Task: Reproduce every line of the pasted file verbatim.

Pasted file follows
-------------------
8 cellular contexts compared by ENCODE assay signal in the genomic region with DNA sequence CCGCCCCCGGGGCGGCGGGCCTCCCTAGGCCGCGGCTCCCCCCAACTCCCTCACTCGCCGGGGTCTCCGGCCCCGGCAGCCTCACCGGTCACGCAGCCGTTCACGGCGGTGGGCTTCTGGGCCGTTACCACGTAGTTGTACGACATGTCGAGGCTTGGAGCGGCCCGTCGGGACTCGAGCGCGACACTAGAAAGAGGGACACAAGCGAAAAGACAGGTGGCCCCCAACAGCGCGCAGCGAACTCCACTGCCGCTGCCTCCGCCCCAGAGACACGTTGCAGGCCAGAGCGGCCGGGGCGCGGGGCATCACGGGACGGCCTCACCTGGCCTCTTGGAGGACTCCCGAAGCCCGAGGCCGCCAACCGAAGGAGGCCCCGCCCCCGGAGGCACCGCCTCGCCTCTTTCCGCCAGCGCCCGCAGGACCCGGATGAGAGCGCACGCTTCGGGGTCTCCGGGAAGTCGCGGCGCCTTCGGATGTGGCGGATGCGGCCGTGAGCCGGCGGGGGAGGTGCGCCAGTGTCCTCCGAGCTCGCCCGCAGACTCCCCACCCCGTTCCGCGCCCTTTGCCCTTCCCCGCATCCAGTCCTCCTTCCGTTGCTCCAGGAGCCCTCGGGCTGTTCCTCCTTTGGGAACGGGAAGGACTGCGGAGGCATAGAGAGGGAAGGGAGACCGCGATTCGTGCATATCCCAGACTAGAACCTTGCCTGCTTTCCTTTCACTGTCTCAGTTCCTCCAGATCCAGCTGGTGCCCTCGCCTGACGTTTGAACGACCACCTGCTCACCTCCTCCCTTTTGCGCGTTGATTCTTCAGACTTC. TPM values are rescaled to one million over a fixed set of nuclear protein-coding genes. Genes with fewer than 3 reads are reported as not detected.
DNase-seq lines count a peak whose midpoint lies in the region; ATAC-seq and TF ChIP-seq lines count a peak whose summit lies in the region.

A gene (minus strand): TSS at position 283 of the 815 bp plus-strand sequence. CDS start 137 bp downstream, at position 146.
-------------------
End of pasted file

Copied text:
8 cellular contexts compared by ENCODE assay signal in the genomic region with DNA sequence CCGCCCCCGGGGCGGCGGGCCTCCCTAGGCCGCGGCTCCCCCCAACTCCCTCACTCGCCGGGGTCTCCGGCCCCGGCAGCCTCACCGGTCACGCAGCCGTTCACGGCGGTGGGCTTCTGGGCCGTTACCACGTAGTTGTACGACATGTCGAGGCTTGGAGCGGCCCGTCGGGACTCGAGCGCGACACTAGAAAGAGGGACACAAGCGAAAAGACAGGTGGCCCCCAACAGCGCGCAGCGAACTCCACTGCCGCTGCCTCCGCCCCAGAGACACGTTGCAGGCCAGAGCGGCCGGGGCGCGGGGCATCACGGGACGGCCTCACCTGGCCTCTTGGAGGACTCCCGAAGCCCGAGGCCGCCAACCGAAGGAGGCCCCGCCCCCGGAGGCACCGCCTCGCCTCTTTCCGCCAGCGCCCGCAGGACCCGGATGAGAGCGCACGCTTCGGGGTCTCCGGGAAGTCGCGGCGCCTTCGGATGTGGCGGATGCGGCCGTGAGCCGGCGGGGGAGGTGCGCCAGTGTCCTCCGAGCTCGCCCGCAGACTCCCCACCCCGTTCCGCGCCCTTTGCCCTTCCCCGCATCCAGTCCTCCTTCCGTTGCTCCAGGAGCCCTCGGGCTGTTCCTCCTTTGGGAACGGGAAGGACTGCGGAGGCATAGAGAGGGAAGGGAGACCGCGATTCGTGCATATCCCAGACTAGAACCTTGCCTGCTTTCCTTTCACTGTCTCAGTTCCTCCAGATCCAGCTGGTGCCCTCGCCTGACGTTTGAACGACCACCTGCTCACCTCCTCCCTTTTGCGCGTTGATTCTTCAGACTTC. TPM values are rescaled to one million over a fixed set of nuclear protein-coding genes. Genes with fewer than 3 reads are reported as not detected.
DNase-seq lines count a peak whose midpoint lies in the region; ATAC-seq and TF ChIP-seq lines count a peak whose summit lies in the region.

A gene (minus strand): TSS at position 283 of the 815 bp plus-strand sequence. CDS start 137 bp downstream, at position 146.